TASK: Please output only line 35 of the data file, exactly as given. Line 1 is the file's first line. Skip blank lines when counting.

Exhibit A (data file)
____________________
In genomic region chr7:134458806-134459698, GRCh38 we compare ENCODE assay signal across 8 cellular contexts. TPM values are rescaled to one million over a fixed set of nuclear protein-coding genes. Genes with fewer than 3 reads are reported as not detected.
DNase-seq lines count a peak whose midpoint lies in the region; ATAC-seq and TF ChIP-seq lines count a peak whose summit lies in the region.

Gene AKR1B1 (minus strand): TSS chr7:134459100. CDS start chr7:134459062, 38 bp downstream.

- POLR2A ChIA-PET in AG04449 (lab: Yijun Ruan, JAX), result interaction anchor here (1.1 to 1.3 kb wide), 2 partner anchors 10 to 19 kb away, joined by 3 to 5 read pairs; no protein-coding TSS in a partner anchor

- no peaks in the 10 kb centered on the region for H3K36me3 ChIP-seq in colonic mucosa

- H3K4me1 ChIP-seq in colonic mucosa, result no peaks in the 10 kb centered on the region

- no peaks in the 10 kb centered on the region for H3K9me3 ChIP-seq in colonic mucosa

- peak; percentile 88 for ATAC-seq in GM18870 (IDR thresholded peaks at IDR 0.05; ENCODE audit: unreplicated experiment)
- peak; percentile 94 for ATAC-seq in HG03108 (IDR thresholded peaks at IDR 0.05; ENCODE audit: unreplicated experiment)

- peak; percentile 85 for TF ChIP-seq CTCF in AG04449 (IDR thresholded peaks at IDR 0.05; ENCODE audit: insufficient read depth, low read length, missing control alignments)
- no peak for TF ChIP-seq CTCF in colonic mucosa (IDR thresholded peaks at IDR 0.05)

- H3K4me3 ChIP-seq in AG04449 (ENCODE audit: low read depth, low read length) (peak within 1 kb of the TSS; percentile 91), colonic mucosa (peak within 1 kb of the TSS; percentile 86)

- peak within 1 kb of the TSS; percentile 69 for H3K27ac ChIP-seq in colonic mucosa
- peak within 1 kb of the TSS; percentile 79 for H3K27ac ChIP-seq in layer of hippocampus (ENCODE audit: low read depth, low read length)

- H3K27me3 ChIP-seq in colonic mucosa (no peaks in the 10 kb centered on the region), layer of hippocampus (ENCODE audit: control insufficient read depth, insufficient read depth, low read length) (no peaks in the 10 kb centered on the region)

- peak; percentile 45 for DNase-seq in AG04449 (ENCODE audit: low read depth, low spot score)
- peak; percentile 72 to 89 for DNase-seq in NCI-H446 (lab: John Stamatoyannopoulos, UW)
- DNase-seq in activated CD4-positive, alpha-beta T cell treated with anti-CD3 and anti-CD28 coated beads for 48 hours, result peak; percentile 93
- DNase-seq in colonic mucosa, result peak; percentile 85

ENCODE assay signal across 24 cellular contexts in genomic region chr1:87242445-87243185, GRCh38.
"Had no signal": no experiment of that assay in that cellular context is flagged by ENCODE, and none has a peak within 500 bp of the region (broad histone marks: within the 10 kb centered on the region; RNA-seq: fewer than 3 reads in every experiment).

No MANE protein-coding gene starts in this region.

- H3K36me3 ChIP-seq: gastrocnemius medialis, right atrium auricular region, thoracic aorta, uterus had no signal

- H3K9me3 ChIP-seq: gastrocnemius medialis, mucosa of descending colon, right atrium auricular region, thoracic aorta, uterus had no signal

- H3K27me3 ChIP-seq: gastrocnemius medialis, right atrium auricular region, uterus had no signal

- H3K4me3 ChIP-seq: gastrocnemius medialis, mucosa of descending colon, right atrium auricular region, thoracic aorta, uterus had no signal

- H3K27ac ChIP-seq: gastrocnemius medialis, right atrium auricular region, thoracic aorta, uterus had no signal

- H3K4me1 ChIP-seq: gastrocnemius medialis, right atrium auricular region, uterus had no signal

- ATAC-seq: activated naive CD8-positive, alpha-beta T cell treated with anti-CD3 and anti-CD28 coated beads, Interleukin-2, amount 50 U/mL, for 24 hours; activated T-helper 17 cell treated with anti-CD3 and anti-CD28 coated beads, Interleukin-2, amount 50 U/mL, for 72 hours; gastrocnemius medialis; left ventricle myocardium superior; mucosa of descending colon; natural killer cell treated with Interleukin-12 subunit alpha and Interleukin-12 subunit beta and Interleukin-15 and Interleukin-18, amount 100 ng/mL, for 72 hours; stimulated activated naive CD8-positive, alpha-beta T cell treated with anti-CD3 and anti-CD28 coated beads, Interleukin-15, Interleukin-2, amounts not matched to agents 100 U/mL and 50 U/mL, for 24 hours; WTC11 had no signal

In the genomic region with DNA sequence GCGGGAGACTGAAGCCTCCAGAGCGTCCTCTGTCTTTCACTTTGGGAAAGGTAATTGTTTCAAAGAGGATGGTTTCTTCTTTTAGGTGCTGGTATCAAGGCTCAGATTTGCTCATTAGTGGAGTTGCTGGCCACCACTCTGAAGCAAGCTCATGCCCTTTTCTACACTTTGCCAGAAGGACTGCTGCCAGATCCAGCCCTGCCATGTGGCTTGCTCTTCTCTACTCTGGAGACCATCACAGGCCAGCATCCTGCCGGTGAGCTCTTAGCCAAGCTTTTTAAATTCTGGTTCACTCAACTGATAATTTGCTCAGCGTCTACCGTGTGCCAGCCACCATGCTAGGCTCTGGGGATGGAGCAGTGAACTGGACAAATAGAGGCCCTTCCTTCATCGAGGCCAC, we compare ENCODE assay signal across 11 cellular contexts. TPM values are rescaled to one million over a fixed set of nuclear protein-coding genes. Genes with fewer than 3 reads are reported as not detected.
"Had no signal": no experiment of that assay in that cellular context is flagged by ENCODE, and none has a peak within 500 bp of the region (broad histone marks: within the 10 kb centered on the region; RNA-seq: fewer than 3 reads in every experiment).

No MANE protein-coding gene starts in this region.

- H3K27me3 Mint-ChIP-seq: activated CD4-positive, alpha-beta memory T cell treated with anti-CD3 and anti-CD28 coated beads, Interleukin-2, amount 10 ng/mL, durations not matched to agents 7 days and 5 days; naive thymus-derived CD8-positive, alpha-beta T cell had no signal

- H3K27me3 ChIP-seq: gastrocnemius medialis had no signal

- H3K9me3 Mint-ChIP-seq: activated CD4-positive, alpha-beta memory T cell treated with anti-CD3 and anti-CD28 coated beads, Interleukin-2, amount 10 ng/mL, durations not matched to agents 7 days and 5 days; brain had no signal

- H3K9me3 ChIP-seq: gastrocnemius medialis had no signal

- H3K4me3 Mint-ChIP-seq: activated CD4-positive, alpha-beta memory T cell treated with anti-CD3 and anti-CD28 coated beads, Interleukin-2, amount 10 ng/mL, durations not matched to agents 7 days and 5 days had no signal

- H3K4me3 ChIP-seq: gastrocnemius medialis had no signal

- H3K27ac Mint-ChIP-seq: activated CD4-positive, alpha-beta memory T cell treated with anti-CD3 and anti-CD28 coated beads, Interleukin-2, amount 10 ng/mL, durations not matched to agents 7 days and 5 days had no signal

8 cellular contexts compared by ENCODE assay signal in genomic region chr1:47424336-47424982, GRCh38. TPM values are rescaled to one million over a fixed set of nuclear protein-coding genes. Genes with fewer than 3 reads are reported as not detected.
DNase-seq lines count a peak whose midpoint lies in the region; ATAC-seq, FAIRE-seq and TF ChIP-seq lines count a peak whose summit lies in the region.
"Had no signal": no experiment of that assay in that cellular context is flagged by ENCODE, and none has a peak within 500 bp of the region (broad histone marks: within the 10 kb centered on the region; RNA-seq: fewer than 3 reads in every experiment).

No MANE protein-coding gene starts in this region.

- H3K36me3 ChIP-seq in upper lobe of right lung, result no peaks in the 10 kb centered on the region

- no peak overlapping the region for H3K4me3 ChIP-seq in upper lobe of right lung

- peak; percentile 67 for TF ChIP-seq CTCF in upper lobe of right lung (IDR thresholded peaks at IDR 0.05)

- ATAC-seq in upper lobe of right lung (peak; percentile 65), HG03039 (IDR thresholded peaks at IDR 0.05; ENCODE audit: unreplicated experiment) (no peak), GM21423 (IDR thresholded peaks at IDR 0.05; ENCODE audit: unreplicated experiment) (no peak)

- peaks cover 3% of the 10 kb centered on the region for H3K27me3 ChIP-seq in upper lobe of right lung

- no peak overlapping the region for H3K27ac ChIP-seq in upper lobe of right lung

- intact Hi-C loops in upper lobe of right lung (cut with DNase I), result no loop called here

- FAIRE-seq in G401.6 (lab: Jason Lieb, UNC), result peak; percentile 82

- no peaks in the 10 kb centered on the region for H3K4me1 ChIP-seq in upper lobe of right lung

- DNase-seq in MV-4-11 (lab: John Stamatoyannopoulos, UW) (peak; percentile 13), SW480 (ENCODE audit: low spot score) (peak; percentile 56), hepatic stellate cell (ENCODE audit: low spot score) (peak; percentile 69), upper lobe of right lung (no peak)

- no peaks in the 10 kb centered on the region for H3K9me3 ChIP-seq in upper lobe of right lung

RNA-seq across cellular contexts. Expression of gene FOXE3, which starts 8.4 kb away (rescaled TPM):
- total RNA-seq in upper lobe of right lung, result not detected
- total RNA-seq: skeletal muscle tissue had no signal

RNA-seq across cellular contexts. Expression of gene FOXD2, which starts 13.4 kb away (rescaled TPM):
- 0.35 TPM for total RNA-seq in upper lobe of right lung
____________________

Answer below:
- H3K9me3 Mint-ChIP-seq: activated CD4-positive, alpha-beta memory T cell treated with anti-CD3 and anti-CD28 coated beads, Interleukin-2, amount 10 ng/mL, durations not matched to agents 7 days and 5 days; brain had no signal